List of four eminent botanists who contributed to artificial system of plant classification:- 1. Theophrastus (370-287 BC) 2. John Ray (1627-1705) 3. Carolus Linnaeus (1707-1778) 4. George Bentham (1800-1884) and Joseph Dalton Hooker’s (1817-1911) System.
Botanist # 1. Theophrastus (370-287 BC):
He was a Greek naturalist and pupil of Plato and Aristotle. Based on the habit, he classified the plants into four (4) groups: Herbs, Undershrub, Shrubs and Trees. He described and named about 480 plants and published his work in Historia Plantarum, known as the oldest botanical work in existence.
Some of his important contributions are mentioned:
1. Fundamental differences between Dicotyledons and Monocotyledons;
2. Difference between centripetal (racemose) and centrifugal (cymose) type of inflorescences;
3. Difference between polypetalous and gamopetalous corolla;
4. Difference between superior and inferior ovary, etc.
Some of the names given by him received general recognition and some are also used as generic names in modern classification, e.g., Aspharagos (Asparagus), Daukan (Daucas) etc.
For the above immense contributions, Theophrastus is called the “Father of Botany”.
Andrea Cesalpino (1519-1603) classified the plants first on the basis of habit and secondarily on the characteristics of fruits and seeds. He is usually regarded as the “First Plant Taxonomist”.
Later. Gaspard (Casper or Kaspar) Bauhin (1560-1624) in his work frequently referred the plants with a binary nomenclature and made distinction between genus and species.
Botanist # 2. John Ray (1627-1705):
He was a British botanist. Initially, he proposed his classification in Methodus Plantarum Nova (1682). Later on, he represented his classification in Historia Plantarum (1686-1704) in three volumes. Like other old systems, he classified the plants into herbs and trees and further into Dicotyledons and Monocotyledons. His system was much advanced than the earlier classifications and approached the natural system.
The outline of his system is:
A. Herbae (herbs):
i. Imperfectae (Non-flowering plants i.e., cryptogams).
ii. Perfectae (Flowering plants).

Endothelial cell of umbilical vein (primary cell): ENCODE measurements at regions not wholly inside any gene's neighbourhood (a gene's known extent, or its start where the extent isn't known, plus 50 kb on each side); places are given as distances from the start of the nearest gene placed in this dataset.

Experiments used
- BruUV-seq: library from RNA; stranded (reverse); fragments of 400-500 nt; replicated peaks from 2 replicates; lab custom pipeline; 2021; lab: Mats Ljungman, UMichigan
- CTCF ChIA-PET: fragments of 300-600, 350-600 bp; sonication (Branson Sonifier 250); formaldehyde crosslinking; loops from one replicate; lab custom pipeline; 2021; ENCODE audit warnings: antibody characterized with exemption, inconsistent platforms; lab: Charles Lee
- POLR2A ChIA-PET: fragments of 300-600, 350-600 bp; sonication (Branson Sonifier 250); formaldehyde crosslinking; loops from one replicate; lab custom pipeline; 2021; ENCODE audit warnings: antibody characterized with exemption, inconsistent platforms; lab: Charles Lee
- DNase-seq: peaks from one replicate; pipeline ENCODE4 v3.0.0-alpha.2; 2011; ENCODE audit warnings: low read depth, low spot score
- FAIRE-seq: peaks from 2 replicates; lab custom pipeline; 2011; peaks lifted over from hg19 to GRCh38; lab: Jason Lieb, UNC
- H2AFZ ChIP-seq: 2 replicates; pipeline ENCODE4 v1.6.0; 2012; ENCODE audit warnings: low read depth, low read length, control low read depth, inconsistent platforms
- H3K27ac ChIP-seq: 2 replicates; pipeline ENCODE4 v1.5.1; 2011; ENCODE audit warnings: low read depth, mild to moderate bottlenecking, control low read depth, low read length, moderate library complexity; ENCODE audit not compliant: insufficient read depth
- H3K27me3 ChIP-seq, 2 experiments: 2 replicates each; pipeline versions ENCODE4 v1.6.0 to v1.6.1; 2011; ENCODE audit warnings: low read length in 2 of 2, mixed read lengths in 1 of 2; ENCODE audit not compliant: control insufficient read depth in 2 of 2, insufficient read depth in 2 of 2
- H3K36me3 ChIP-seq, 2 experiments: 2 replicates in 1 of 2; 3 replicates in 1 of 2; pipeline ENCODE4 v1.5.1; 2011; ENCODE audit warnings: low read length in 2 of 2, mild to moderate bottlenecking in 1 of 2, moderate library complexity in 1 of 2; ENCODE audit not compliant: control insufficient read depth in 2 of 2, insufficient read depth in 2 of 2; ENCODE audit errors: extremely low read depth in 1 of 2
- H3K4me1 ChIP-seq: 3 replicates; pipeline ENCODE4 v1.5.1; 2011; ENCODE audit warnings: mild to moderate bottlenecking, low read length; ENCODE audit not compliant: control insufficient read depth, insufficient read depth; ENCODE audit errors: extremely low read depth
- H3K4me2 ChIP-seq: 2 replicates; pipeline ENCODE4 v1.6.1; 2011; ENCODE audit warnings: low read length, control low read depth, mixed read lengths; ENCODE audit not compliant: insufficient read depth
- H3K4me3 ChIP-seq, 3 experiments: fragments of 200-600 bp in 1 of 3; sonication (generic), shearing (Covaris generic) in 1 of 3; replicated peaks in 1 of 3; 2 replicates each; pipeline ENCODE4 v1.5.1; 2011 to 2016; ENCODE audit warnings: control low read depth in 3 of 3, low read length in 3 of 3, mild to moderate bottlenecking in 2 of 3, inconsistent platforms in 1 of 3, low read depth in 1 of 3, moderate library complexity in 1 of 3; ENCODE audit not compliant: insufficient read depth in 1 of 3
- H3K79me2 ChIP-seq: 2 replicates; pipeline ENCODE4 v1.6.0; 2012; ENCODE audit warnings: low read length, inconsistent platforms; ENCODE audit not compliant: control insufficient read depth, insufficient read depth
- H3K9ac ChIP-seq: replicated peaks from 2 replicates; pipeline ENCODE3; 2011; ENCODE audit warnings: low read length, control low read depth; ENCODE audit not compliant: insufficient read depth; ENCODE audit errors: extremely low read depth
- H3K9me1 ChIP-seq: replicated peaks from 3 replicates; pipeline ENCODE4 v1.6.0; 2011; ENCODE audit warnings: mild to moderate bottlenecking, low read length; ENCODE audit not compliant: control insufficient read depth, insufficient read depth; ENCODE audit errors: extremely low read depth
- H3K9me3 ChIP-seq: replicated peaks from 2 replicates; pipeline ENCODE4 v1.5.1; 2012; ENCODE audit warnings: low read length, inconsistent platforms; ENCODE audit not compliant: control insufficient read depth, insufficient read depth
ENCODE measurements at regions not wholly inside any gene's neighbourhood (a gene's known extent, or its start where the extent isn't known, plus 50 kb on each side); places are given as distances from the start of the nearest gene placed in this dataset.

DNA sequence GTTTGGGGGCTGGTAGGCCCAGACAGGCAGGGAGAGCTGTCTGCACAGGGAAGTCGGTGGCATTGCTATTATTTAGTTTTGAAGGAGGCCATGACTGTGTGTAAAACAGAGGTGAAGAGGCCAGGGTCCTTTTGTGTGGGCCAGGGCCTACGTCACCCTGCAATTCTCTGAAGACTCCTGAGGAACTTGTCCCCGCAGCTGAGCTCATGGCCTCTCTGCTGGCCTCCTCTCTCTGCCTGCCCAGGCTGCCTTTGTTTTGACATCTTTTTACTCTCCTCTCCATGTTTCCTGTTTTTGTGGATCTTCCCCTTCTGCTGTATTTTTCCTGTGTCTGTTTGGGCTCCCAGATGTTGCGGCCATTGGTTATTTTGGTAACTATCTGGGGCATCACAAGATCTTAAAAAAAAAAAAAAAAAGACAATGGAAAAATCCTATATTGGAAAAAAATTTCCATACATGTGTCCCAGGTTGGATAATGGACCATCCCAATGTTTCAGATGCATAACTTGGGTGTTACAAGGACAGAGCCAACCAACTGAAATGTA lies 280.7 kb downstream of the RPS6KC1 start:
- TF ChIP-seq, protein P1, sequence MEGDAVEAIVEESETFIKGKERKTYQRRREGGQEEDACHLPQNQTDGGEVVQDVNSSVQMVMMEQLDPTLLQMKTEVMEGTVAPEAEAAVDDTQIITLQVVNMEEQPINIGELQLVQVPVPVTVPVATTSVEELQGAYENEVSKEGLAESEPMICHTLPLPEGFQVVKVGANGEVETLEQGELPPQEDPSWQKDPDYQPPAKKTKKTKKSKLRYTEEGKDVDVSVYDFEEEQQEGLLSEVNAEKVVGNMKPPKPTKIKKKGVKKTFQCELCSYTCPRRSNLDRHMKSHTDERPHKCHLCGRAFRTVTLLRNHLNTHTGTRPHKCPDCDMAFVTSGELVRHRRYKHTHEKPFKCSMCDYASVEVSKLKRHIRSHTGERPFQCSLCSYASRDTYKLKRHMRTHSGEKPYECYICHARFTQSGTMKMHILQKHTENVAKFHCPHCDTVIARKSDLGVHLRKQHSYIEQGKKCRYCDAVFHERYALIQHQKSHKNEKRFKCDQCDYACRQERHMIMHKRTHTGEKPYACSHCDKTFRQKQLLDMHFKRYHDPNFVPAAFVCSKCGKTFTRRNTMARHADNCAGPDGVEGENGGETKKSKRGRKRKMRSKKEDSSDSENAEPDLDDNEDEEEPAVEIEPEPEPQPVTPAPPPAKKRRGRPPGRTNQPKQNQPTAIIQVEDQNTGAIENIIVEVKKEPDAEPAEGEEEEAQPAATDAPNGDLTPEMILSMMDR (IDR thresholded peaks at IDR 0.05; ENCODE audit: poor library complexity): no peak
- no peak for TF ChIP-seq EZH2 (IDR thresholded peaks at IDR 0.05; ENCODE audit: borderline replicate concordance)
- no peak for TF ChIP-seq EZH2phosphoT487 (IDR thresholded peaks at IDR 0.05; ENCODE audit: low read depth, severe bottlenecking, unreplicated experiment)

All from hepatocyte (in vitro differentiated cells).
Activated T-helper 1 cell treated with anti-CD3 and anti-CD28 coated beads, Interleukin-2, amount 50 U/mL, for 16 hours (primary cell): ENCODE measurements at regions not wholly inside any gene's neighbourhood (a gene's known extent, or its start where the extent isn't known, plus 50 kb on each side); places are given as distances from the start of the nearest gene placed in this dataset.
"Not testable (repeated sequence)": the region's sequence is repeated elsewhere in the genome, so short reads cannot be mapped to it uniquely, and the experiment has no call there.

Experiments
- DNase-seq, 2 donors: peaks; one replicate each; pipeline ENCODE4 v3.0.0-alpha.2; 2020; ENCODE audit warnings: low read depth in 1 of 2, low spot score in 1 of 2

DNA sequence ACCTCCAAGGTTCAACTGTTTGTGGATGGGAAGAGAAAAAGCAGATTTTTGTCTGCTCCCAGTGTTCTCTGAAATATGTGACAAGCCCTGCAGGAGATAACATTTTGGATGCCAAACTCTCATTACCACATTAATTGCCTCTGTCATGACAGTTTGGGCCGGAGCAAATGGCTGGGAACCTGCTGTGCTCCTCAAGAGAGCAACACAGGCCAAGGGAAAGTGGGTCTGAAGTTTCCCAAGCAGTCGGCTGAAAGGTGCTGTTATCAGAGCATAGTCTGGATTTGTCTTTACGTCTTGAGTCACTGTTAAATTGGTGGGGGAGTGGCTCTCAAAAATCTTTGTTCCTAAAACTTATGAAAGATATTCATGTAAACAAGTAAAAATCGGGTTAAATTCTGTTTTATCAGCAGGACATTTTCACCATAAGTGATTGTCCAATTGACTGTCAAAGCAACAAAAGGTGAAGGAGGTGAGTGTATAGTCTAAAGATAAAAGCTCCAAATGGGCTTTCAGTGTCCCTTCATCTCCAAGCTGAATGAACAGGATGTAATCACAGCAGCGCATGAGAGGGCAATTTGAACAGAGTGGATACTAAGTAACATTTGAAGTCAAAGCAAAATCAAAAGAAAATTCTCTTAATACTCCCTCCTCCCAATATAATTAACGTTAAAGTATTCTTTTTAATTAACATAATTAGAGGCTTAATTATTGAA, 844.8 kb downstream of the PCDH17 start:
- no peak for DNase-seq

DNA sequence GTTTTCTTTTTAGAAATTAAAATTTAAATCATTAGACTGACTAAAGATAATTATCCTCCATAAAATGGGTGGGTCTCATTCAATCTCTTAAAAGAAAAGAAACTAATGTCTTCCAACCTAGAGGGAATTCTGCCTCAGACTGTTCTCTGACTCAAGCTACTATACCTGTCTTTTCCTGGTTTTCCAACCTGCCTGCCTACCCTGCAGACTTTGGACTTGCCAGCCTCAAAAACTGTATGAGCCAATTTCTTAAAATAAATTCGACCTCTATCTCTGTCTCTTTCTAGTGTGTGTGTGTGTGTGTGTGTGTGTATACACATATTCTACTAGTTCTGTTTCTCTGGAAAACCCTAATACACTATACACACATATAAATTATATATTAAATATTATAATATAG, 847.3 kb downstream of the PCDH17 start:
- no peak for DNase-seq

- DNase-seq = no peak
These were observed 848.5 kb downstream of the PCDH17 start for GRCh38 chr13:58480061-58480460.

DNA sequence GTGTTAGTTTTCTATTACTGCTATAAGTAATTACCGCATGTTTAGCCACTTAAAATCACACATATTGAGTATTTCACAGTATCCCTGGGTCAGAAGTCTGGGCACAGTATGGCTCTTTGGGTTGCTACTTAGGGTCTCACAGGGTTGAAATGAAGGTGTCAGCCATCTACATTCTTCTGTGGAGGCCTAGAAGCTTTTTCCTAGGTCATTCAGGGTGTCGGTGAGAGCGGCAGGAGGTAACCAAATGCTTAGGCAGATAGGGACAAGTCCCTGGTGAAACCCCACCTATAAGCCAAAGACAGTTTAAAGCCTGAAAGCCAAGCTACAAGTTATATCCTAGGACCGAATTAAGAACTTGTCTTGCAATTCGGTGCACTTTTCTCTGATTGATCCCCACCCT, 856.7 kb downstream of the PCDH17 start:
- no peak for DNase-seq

B. Arborae (trees and shrubs):
Botanist # 3. Carolus Linnaeus (1707-1778):
He was a Swedish naturalist. For his outstanding contribution he is called the “Father of Modern Botany”.
He published his work in different times since 1730 to final form in 1753.
The publications are:
1. 1730 — Hortus Uplandicus (contains the plants of Uppsala Botanic Garden at that time).
2. 1735 — Systema Naturae.
3. 1737 — Hortus Cliffortianus (contains the plants in the Garden of George Clifford at Hartecamp).
4. 1737 — Genera Plantarum.
5. 1738 — Classes Plantarum.
6. 1751 — philosophia Botanica (contains the revised revision of his earlier publications Systema Naturae and Classes Plantarum.
7. 1753 — Species Plantarum (contains some 7,300 species described and arranged according to his system of classification). In this book, he constantly used the binomial system in plant names. The Binomial system consists of two names of a specimen, where the first one is the generic epithet and the second is the specific epithet. This binomial system was used subsequently, even by the modern botanists till date.
The classification of Linnaeus is an artificial one. The significance of flower and fruit structures was first recognised by him. He emphasised the basic numerical characteristics of sexual parts i.e., stamens and carpels. Thus the Linnaeus system is also known as sexual system.
Based on the number, size, length and union of stamens, he classified the plant kingdom into 24 classes, such as Monandria (flower with one stamen), Diandria (flower with two stamens), etc. The classes were further divided into orders, based on the number of styles in each flower such as Monogynia (flower with one style), Digynia (flower with two styles) etc.
The outline of Linnaeus System of classification with twenty four (24) classes is given:
1. Monandria (flowers with 1 stamen).
2. Diandria (flowers with 2 stamens).